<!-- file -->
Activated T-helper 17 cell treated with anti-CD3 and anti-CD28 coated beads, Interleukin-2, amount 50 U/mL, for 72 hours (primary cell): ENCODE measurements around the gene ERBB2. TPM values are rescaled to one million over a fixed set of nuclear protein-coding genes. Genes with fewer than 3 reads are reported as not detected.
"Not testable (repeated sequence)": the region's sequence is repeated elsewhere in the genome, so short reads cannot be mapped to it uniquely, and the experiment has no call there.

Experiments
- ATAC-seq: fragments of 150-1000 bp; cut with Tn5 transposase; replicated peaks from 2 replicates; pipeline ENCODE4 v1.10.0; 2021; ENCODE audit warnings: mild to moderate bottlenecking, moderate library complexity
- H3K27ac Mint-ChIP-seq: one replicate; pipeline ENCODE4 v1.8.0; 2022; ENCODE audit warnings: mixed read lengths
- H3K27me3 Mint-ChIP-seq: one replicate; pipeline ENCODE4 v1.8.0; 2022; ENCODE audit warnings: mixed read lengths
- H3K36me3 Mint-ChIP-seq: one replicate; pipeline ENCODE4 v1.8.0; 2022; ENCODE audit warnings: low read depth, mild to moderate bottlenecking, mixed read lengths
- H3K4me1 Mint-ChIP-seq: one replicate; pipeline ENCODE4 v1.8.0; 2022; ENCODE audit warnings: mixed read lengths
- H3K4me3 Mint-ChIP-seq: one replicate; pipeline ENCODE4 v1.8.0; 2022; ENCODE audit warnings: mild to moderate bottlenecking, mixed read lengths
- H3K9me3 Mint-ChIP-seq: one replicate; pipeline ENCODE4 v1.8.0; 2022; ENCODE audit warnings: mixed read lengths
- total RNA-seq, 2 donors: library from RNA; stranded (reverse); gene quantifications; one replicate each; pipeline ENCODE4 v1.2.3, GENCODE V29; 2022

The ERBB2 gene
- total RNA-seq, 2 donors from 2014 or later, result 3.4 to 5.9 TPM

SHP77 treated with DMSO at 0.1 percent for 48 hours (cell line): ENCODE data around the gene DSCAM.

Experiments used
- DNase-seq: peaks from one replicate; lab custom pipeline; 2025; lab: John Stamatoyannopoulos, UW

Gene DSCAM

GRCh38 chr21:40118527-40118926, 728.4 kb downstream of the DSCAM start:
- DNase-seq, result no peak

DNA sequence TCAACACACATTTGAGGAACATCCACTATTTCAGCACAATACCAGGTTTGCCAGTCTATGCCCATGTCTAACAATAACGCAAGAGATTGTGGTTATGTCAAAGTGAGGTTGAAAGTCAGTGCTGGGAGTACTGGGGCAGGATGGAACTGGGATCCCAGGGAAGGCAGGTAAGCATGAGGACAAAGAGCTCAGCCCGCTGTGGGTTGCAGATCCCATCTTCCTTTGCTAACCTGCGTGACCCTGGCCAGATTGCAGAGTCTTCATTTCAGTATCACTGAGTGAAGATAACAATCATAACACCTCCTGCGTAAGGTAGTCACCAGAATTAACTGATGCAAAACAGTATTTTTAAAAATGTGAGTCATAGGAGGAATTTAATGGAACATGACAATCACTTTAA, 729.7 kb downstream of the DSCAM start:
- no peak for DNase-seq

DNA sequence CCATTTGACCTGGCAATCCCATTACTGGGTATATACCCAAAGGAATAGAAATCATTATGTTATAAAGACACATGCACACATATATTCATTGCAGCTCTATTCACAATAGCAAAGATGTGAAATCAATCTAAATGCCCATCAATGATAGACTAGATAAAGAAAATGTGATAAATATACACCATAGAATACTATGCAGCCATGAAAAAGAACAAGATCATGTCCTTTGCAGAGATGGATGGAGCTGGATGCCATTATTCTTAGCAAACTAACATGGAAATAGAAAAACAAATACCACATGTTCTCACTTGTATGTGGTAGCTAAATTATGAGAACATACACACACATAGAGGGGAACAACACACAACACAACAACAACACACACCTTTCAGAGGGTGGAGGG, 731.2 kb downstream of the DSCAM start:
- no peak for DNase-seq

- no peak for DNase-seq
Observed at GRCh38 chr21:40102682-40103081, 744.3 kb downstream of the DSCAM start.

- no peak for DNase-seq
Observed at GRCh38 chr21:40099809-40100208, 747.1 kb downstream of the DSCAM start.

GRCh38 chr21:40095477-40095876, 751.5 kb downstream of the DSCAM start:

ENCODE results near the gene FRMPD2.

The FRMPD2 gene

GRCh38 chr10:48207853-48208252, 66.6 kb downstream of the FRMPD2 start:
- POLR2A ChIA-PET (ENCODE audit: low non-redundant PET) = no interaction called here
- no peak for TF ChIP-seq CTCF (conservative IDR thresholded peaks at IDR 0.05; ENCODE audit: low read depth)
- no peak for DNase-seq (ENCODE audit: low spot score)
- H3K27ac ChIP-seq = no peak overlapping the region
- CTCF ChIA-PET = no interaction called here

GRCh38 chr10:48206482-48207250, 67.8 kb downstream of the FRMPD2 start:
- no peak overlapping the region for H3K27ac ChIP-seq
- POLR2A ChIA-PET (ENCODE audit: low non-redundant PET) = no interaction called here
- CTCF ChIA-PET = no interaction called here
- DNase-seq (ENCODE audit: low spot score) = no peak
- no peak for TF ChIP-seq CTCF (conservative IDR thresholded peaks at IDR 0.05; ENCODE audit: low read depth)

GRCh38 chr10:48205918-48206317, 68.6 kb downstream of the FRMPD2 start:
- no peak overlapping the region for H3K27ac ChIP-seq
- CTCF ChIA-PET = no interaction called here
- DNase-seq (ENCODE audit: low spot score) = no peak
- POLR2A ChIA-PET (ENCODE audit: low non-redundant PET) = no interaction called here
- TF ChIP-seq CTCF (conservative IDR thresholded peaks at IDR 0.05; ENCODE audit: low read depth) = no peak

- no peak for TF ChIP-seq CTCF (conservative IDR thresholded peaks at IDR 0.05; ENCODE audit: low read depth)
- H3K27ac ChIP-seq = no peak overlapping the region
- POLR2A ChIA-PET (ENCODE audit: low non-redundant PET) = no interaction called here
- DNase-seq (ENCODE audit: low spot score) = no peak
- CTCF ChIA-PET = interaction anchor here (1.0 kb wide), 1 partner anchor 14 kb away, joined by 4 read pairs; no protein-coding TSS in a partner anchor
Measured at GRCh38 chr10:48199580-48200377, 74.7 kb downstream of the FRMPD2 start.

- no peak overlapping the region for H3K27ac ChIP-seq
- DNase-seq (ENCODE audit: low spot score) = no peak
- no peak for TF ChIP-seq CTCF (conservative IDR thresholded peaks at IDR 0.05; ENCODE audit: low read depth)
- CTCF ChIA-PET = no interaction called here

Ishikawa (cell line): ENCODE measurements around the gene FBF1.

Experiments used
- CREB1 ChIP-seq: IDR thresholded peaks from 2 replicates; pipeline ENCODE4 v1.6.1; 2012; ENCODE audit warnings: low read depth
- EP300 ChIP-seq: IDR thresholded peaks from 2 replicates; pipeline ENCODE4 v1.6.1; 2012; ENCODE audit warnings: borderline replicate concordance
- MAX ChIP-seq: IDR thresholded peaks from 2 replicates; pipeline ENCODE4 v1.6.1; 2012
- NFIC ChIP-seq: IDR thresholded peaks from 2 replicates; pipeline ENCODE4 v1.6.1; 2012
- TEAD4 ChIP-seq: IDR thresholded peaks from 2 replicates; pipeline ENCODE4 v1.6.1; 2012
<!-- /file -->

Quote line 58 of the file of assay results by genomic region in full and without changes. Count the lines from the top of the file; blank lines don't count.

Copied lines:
- CTCF ChIA-PET = no interaction called here